Miss Prim arrived at the appointed time in the early afternoon carrying a tray of freshly baked cakes. After almost three months in the village, she knew that tea, coffee, or hot chocolate, fine pastries, and a good liqueur were essential to any social gathering there.

‘It surprised me too at first, but I’ve come to see it as a mark of civilization,’ said Herminia Treamont after thanking the librarian for her edible gift and inviting her to look around the tiny newspaper premises.

‘Really? It seems like a relic to me,’ said Miss Prim. ‘Who has time nowadays for these leisurely teas?’ ~ from The Awakening of Miss Prim by Natalia Sanmartin Fenollera

The three of us tromped out into the cold, in stockinged legs and wool coats of blue and grey and Kelly green. My daughters, home from college, and I had been summoned to a post-Christmas tea at the house around the country bend. We made a merry parade, Emma toting a tea tin—dark red with an icy blue satin ribbon—and Maggie a basket of treats. As we walked single-file, trying in our good shoes to avoid the mud alongside the road, I knew what must be running through the minds of my normally zip-up fleece jacketed and leggings-wearing teenagers: Lord, don’t let anyone I know drive by.*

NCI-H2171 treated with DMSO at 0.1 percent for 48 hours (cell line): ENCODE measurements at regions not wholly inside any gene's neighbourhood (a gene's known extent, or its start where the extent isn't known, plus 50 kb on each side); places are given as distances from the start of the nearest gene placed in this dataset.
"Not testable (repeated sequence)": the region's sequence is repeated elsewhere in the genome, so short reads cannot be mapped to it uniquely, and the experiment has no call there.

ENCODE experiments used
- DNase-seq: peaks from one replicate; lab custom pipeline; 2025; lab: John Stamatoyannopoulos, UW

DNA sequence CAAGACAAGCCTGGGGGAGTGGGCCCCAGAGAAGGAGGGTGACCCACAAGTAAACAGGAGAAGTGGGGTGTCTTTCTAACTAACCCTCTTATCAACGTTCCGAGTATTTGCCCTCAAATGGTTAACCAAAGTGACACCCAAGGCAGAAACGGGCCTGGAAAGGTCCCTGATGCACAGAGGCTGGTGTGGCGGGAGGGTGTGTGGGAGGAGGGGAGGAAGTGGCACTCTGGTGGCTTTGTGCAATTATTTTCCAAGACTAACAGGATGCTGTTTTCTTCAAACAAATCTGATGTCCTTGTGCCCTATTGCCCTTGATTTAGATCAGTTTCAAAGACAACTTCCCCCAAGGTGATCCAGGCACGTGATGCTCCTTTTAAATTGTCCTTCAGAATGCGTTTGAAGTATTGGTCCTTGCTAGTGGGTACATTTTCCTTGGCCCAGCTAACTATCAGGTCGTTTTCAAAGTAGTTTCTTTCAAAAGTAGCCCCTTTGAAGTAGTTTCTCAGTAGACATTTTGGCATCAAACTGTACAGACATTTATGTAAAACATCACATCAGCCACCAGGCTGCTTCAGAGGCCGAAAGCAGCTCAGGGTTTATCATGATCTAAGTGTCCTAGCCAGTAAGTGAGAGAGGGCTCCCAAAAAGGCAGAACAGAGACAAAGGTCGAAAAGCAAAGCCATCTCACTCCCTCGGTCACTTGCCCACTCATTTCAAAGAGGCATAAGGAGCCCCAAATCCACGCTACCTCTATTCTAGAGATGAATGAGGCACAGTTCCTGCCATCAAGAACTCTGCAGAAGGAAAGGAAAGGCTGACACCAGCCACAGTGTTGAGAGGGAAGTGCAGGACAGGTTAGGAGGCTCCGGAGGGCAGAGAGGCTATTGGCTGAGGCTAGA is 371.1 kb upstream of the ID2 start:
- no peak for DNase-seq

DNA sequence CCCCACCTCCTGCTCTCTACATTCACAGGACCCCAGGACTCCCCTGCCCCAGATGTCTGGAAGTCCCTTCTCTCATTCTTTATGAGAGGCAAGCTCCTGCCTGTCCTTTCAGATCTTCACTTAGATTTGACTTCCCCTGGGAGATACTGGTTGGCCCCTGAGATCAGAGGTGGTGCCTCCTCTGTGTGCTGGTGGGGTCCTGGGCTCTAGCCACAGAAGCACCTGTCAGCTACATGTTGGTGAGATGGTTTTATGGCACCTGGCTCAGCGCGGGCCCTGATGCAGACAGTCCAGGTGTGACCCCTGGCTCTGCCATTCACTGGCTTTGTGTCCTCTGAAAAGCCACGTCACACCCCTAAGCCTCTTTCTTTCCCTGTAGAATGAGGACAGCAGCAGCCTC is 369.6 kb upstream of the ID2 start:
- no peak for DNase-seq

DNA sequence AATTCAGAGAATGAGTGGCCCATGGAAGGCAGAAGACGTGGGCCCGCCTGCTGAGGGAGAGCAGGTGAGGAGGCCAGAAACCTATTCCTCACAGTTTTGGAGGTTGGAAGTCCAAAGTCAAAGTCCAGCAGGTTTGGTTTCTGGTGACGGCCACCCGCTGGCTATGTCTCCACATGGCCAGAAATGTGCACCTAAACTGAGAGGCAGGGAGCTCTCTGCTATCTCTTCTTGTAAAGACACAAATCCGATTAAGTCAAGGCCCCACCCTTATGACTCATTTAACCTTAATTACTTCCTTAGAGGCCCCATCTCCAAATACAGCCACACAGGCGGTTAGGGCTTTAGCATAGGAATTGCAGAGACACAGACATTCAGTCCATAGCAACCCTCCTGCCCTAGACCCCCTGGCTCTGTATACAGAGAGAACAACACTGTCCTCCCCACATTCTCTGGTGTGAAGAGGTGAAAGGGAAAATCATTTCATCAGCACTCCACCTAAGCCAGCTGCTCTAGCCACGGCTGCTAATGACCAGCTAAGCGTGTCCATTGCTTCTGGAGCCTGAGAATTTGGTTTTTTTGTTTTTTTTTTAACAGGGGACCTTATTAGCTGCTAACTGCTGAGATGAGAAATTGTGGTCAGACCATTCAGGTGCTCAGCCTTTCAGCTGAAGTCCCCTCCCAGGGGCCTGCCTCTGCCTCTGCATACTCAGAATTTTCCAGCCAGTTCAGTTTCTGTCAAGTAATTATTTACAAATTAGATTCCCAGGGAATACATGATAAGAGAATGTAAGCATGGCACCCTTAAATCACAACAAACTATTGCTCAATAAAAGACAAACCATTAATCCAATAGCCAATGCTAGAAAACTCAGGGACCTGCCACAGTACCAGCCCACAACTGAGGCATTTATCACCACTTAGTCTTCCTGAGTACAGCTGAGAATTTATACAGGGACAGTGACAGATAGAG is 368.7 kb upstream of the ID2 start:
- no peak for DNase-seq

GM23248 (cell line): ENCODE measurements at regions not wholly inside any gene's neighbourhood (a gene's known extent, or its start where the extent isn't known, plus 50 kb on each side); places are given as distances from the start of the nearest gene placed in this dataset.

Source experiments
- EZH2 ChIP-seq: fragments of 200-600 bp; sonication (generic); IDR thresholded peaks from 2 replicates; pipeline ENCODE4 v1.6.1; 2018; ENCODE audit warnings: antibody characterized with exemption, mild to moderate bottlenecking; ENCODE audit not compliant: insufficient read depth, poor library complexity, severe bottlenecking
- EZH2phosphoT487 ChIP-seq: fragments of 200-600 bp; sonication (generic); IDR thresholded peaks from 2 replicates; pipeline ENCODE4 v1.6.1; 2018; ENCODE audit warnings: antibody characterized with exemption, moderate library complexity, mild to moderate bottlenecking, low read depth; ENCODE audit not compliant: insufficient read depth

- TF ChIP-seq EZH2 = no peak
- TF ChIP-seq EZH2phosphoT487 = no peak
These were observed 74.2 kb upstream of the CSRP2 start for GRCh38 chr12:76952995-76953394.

But Mama’s head was here: Why can’t we do this every afternoon?

Our two o’clock was precisely what the day was crying out for—a leisurely sit-down with three generations of women: my friend, her mother, our daughters. At table, for an hour and fifteen minutes, all was good and right with the world. Nothing else, save the sky falling, could interrupt what my daughters have dubbed my “house flurry” and put a hard stop to manic multitasking, delivering me from jeans to a skirt and a sweater, a uniform I much prefer.

Is it folly to want a do-over, the next day and the next? Is it greed?

Twenty-seven years ago, my husband, then beau, explained away in a letter the generous chunks of time we spent on the phone, on long walks, over meals: Sometimes, he wrote, greed is good.


Yet—we are just now wrapping up a month-long greed-fest, no? The Christmas cookies have been consumed, and the calendar has flipped to January, a season for resolutions and goal-setting, exercise and eating clean. After we vacuum up the glitter and pine, it is time to hunker down and devise a plan of attack.